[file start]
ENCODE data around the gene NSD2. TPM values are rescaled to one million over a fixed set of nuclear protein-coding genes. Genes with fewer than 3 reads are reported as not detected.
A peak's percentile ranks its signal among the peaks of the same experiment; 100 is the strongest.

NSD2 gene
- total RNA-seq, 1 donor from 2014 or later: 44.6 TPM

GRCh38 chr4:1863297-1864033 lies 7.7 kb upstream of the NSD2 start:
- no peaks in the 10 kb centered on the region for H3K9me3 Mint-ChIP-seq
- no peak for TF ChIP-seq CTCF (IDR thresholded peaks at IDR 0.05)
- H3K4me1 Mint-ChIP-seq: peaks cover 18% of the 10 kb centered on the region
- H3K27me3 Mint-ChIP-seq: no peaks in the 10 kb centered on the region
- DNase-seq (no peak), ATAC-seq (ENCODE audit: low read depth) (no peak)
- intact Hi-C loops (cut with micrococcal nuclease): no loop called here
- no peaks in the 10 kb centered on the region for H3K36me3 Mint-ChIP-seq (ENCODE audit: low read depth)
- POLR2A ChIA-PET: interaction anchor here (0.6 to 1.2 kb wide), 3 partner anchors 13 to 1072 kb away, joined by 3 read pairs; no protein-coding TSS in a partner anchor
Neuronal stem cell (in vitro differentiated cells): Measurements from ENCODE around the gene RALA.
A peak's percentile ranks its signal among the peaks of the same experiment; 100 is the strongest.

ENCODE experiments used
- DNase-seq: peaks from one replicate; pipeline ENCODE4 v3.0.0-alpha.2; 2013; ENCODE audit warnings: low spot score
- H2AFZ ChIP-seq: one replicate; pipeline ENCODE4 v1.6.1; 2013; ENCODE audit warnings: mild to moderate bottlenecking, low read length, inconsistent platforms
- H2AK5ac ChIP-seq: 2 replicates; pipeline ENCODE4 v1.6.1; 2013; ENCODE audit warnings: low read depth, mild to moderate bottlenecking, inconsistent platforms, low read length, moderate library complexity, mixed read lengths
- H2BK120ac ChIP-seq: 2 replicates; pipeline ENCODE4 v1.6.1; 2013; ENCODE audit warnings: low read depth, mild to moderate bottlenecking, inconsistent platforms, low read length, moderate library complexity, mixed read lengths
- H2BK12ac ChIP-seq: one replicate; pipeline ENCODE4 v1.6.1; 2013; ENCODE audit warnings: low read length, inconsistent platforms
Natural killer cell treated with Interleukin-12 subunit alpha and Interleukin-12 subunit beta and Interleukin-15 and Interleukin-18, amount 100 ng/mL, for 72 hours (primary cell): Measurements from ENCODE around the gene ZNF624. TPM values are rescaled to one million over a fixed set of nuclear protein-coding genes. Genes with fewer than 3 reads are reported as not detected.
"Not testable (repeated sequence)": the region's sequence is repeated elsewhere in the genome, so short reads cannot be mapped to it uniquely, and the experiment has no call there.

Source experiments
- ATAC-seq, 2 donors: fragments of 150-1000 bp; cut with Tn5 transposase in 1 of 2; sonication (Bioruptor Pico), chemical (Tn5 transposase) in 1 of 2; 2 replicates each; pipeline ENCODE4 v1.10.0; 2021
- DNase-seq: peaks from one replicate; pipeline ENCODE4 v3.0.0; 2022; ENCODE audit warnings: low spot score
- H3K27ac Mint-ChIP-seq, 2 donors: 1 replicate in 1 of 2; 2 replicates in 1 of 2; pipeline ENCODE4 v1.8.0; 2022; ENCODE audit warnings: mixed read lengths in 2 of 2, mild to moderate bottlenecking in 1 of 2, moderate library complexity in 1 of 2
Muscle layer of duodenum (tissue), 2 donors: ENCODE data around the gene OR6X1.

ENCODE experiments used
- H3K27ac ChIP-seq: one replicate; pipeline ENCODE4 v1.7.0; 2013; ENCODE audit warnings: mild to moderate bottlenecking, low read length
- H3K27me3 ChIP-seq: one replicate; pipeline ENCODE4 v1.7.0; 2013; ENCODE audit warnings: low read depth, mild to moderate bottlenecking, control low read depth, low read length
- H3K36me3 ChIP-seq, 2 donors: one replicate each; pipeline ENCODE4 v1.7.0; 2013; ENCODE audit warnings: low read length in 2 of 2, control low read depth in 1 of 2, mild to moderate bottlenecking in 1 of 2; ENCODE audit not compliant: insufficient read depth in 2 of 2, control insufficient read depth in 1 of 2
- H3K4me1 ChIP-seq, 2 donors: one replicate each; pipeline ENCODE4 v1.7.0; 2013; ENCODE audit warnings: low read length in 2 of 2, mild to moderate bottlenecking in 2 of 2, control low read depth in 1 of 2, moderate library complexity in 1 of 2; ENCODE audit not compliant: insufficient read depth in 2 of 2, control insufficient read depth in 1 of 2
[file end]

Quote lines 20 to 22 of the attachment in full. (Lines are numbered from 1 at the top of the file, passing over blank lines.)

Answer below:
- H2BK120ac ChIP-seq: 2 replicates; pipeline ENCODE4 v1.6.1; 2013; ENCODE audit warnings: low read depth, mild to moderate bottlenecking, inconsistent platforms, low read length, moderate library complexity, mixed read lengths
- H2BK12ac ChIP-seq: one replicate; pipeline ENCODE4 v1.6.1; 2013; ENCODE audit warnings: low read length, inconsistent platforms
Natural killer cell treated with Interleukin-12 subunit alpha and Interleukin-12 subunit beta and Interleukin-15 and Interleukin-18, amount 100 ng/mL, for 72 hours (primary cell): Measurements from ENCODE around the gene ZNF624. TPM values are rescaled to one million over a fixed set of nuclear protein-coding genes. Genes with fewer than 3 reads are reported as not detected.